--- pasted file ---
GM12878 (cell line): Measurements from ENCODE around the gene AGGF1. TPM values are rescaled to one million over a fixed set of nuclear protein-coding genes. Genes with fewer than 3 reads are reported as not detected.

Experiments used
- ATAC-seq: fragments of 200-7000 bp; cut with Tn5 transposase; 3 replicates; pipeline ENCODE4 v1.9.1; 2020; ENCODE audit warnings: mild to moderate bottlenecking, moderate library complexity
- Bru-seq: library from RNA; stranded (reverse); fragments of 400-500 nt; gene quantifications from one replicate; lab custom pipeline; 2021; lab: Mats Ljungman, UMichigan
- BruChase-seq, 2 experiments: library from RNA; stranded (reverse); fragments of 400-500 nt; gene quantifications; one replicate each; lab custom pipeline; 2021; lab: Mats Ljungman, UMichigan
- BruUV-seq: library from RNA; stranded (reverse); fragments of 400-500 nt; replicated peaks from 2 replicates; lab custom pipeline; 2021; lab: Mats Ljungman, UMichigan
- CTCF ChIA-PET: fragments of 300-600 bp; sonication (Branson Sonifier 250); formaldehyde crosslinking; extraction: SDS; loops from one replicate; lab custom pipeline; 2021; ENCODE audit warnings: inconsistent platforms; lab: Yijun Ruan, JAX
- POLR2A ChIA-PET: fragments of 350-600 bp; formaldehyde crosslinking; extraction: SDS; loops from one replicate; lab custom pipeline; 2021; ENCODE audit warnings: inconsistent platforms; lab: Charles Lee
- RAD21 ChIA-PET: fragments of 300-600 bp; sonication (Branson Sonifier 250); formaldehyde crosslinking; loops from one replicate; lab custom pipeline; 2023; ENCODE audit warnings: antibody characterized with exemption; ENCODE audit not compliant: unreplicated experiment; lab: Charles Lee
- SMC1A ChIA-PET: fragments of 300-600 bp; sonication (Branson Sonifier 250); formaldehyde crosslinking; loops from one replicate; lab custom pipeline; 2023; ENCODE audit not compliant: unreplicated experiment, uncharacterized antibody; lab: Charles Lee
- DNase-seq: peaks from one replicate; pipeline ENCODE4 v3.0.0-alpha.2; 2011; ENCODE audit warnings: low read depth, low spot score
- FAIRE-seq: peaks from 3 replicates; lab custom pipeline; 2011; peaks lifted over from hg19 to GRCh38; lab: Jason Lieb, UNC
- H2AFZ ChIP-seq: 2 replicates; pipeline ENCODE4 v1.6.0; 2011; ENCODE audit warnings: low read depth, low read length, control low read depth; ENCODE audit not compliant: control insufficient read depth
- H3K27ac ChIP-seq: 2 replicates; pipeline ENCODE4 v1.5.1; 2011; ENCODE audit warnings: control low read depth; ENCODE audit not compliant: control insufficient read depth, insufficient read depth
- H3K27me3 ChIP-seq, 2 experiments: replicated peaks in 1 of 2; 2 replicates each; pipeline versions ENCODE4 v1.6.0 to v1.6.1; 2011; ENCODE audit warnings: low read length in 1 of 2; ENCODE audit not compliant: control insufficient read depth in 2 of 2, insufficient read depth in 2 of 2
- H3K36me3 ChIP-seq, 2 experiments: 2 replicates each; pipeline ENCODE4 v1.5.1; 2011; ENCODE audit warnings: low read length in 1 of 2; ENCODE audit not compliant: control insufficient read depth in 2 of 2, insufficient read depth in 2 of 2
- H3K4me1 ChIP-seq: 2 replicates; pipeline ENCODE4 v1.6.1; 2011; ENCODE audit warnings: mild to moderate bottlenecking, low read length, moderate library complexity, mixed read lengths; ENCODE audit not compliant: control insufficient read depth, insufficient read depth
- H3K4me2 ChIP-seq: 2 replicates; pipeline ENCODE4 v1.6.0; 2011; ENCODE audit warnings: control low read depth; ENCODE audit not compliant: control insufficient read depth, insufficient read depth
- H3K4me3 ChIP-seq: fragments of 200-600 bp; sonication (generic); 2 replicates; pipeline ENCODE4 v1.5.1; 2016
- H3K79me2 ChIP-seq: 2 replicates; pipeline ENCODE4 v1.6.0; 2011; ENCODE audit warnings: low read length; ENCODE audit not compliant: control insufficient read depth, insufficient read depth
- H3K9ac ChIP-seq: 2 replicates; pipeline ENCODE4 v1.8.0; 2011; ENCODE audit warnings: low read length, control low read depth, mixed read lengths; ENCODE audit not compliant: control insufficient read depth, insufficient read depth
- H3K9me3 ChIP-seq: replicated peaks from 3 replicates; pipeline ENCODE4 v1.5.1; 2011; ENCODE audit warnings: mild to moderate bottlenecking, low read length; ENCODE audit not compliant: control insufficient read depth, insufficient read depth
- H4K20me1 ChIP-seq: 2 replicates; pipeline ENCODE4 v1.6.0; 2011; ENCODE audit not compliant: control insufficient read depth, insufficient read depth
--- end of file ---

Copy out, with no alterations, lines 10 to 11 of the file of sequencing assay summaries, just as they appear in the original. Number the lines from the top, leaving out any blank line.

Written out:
- SMC1A ChIA-PET: fragments of 300-600 bp; sonication (Branson Sonifier 250); formaldehyde crosslinking; loops from one replicate; lab custom pipeline; 2023; ENCODE audit not compliant: unreplicated experiment, uncharacterized antibody; lab: Charles Lee
- DNase-seq: peaks from one replicate; pipeline ENCODE4 v3.0.0-alpha.2; 2011; ENCODE audit warnings: low read depth, low spot score